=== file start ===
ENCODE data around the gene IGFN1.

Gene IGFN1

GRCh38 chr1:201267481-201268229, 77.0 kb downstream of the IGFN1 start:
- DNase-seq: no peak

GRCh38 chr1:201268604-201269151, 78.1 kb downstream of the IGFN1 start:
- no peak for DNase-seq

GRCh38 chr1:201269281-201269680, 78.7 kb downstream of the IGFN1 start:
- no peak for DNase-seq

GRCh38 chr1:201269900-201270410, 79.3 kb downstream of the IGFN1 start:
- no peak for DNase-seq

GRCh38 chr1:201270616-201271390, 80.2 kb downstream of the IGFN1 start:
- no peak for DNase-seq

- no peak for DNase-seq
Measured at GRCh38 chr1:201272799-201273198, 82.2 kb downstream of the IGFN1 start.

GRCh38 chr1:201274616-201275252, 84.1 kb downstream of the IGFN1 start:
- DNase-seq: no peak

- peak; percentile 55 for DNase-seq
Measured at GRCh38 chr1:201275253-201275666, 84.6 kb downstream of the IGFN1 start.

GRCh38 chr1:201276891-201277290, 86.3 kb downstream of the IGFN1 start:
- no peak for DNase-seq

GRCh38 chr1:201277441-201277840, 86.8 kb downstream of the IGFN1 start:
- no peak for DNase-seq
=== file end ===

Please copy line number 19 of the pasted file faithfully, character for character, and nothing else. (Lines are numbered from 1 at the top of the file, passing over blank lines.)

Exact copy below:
GRCh38 chr1:201276891-201277290, 86.3 kb downstream of the IGFN1 start: